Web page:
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The Machine Inside: Biomechanics

April 12, 2014 Attraction No Comments Email Email

Opening March 12, The Field Museum’s newest exhibition, The Machine Inside: Biomechanics, explores animals and plants as machines built for survival, complete with pumps, pipes, insulation, motors, springs, and intelligence gathering devices.

uhotelsresortsUsing real specimens, life-like models, amazing video footage, and interactive displays, the exhibition investigates how cheetahs run so fast and fleas jump so far; how the bite force of an extinct fish made it a top predator; how a toucan stays cool in the jungle; how a Venus fly trap detects its next meal; and how many other organisms function as machines in order to survive, move, and discover.

The Machine Inside: Biomechanics is presented in both English and Spanish. The bilingual exhibition was developed by The Field Museum in partnership with the Denver Museum of Nature & Science. It is funded by a grant from the Searle Funds at The Chicago Community Trust. Lead Sponsor: ITW.

The ability to defend against external pressures—like the forces of wind and water and the pull of gravity—is key to survival. This capacity often depends on flexibility; skin stretches, bones flex, and cartilage compresses and bounces back.Biomechanics also features an array of diverse rigid structures—including bones and shells—that demonstrate how the dome shape is one of the best protectors exemplified by the human skull, the tortoise shell, and the horseshoe crab carapace.

The never-ending race to distribute life-sustaining supplies to every cell in the body also poses a challenge to survival. Living things use pumps, pipes, and pressure to move air and fluids where they’re needed most. An exhibition highlight features a giraffe’s heart and shows how the organ’s unique structure enables it to pump blood up the animal’s long neck to its brain. You can compare other life-like models of animal hearts, including those of a fish, frog, turtle, eagle, and human.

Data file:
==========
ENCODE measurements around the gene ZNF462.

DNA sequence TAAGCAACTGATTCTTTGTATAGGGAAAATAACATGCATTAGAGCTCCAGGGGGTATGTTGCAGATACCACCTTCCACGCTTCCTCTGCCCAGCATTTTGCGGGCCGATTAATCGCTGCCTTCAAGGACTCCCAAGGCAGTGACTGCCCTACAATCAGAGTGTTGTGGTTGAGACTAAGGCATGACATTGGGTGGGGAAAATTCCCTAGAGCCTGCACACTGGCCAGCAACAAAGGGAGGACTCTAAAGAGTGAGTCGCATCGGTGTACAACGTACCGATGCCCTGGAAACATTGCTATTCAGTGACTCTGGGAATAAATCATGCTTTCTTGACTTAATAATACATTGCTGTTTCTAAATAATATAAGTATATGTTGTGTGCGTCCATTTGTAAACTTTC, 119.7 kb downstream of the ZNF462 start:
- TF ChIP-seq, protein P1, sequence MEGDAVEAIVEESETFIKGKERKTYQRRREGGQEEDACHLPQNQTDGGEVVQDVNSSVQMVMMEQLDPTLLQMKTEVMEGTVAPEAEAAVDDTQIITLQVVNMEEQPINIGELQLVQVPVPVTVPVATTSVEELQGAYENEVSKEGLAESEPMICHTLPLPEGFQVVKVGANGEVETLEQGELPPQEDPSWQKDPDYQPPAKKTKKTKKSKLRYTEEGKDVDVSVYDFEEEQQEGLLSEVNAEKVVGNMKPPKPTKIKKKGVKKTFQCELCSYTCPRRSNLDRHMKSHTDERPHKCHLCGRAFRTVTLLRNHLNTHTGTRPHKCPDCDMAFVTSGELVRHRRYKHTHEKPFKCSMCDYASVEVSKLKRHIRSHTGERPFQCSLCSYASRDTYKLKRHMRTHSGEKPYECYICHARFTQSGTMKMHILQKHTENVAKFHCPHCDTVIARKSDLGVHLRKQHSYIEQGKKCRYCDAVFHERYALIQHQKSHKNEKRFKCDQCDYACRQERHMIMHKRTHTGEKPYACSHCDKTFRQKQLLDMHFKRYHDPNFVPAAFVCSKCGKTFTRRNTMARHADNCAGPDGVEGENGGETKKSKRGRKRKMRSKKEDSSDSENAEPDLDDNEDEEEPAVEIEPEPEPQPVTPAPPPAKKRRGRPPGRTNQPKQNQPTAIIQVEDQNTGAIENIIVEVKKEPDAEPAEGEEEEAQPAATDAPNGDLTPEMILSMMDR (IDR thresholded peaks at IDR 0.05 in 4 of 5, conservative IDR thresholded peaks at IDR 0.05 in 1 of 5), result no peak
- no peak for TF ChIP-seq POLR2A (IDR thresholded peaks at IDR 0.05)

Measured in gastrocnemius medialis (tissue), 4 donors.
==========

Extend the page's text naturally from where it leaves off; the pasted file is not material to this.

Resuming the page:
With variations of size, shape, color, and insulation, animals can stop the heat and cold from invading or escaping. Discover how a toucan’s beak, a fox’s ears, and a duck’s feet all act as radiators to regulate temperature. Test out a thermal camera to learn how much heat your body loses compared to animals covered in fur, blubber, or feathery down.

Motors and levers (in the form of muscles, bones, and joints) set internal machinery in motion so animals can hunt and explore. Biomechanics takes a close look at the design and function of many types of jaws, claws, and legs, including a mechanical model of an extinct fish called Dunkleosteus that demonstrates the sea monster’s incredible bite force. The exhibition also examines the quick, powerful, and surprisingly graceful movements of smaller animals such as mantis shrimps, trap jaw ants, and fleas. Discover the complexities of our own human gait when you watch a two-legged robot try to walk.

Animals that move through air and water have evolved sleek forms that harness the power of fluid dynamics to propel themselves. In a unique interactive, you can experience “flying” by flapping a long and short wing. The activity demonstrates how short wings allow for a faster start but require more energy to sustain flight; conversely, longer wings provide a slower start, but eventually use less energy.

Plants and animals gather information using an array of senses necessary for survival. Scientists are just beginning to understand some of these. For example, sea turtles sense magnetic impulses, and the hammerhead shark can detect electricity. A special touchscreen interactive investigates how the eye has independently evolved many times with many different mechanical configurations.

Biomechanics also presents examples of biomimicry, man-made innovations inspired by mechanisms found in nature. Discover how burrs found in dog fur inspired the invention of Velcro, how prosthetic limbs are modeled on the action of human muscles and tendons, and how humans have mined and mimicked nature’s designs in other ways to improve our lives.

By delving deep, speeding things up, slowing things down, and presenting the inner-workings of plants and animals, Biomechanics gives us with a new appreciation for the machine inside all living things.

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